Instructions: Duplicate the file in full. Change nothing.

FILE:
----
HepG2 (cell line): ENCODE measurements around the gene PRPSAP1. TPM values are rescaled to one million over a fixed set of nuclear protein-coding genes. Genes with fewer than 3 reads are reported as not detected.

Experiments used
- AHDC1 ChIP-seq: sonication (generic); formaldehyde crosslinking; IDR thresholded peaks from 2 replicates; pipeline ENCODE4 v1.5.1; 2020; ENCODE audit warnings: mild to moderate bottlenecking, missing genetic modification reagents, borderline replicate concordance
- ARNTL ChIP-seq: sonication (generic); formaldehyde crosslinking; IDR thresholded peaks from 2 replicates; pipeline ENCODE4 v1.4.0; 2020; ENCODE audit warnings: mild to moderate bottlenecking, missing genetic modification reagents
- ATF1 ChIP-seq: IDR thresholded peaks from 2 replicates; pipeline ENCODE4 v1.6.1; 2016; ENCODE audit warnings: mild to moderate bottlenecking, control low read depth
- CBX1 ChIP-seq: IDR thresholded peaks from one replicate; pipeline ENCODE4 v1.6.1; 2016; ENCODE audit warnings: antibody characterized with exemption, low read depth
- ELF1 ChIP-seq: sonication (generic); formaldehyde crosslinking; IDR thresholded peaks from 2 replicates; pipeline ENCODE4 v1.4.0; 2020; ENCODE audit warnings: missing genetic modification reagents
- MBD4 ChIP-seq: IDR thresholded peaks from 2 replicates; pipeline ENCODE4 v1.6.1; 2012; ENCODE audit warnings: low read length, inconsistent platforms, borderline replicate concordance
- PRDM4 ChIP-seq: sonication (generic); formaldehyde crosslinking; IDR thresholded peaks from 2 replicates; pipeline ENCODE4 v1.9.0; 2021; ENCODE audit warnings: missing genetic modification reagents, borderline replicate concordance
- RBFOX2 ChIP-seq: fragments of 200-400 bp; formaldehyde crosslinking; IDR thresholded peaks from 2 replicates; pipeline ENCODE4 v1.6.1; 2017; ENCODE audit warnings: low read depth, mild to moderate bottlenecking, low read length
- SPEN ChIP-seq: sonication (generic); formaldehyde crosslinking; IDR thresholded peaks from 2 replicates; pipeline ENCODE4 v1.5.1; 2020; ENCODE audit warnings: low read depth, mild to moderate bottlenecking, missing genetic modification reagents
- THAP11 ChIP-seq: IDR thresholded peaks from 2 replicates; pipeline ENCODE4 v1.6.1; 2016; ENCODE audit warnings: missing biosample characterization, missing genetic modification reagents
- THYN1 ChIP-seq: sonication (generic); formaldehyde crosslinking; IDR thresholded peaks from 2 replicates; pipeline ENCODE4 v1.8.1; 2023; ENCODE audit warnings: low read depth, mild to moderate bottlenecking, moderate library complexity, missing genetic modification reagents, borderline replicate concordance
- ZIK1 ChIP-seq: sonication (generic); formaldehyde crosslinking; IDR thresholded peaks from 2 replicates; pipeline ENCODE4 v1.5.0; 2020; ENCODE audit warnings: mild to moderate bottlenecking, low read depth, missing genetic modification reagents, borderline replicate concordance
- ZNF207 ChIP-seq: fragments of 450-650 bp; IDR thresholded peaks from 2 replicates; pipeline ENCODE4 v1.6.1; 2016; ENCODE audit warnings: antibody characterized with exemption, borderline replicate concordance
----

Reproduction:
HepG2 (cell line): ENCODE measurements around the gene PRPSAP1. TPM values are rescaled to one million over a fixed set of nuclear protein-coding genes. Genes with fewer than 3 reads are reported as not detected.

Experiments used
- AHDC1 ChIP-seq: sonication (generic); formaldehyde crosslinking; IDR thresholded peaks from 2 replicates; pipeline ENCODE4 v1.5.1; 2020; ENCODE audit warnings: mild to moderate bottlenecking, missing genetic modification reagents, borderline replicate concordance
- ARNTL ChIP-seq: sonication (generic); formaldehyde crosslinking; IDR thresholded peaks from 2 replicates; pipeline ENCODE4 v1.4.0; 2020; ENCODE audit warnings: mild to moderate bottlenecking, missing genetic modification reagents
- ATF1 ChIP-seq: IDR thresholded peaks from 2 replicates; pipeline ENCODE4 v1.6.1; 2016; ENCODE audit warnings: mild to moderate bottlenecking, control low read depth
- CBX1 ChIP-seq: IDR thresholded peaks from one replicate; pipeline ENCODE4 v1.6.1; 2016; ENCODE audit warnings: antibody characterized with exemption, low read depth
- ELF1 ChIP-seq: sonication (generic); formaldehyde crosslinking; IDR thresholded peaks from 2 replicates; pipeline ENCODE4 v1.4.0; 2020; ENCODE audit warnings: missing genetic modification reagents
- MBD4 ChIP-seq: IDR thresholded peaks from 2 replicates; pipeline ENCODE4 v1.6.1; 2012; ENCODE audit warnings: low read length, inconsistent platforms, borderline replicate concordance
- PRDM4 ChIP-seq: sonication (generic); formaldehyde crosslinking; IDR thresholded peaks from 2 replicates; pipeline ENCODE4 v1.9.0; 2021; ENCODE audit warnings: missing genetic modification reagents, borderline replicate concordance
- RBFOX2 ChIP-seq: fragments of 200-400 bp; formaldehyde crosslinking; IDR thresholded peaks from 2 replicates; pipeline ENCODE4 v1.6.1; 2017; ENCODE audit warnings: low read depth, mild to moderate bottlenecking, low read length
- SPEN ChIP-seq: sonication (generic); formaldehyde crosslinking; IDR thresholded peaks from 2 replicates; pipeline ENCODE4 v1.5.1; 2020; ENCODE audit warnings: low read depth, mild to moderate bottlenecking, missing genetic modification reagents
- THAP11 ChIP-seq: IDR thresholded peaks from 2 replicates; pipeline ENCODE4 v1.6.1; 2016; ENCODE audit warnings: missing biosample characterization, missing genetic modification reagents
- THYN1 ChIP-seq: sonication (generic); formaldehyde crosslinking; IDR thresholded peaks from 2 replicates; pipeline ENCODE4 v1.8.1; 2023; ENCODE audit warnings: low read depth, mild to moderate bottlenecking, moderate library complexity, missing genetic modification reagents, borderline replicate concordance
- ZIK1 ChIP-seq: sonication (generic); formaldehyde crosslinking; IDR thresholded peaks from 2 replicates; pipeline ENCODE4 v1.5.0; 2020; ENCODE audit warnings: mild to moderate bottlenecking, low read depth, missing genetic modification reagents, borderline replicate concordance
- ZNF207 ChIP-seq: fragments of 450-650 bp; IDR thresholded peaks from 2 replicates; pipeline ENCODE4 v1.6.1; 2016; ENCODE audit warnings: antibody characterized with exemption, borderline replicate concordance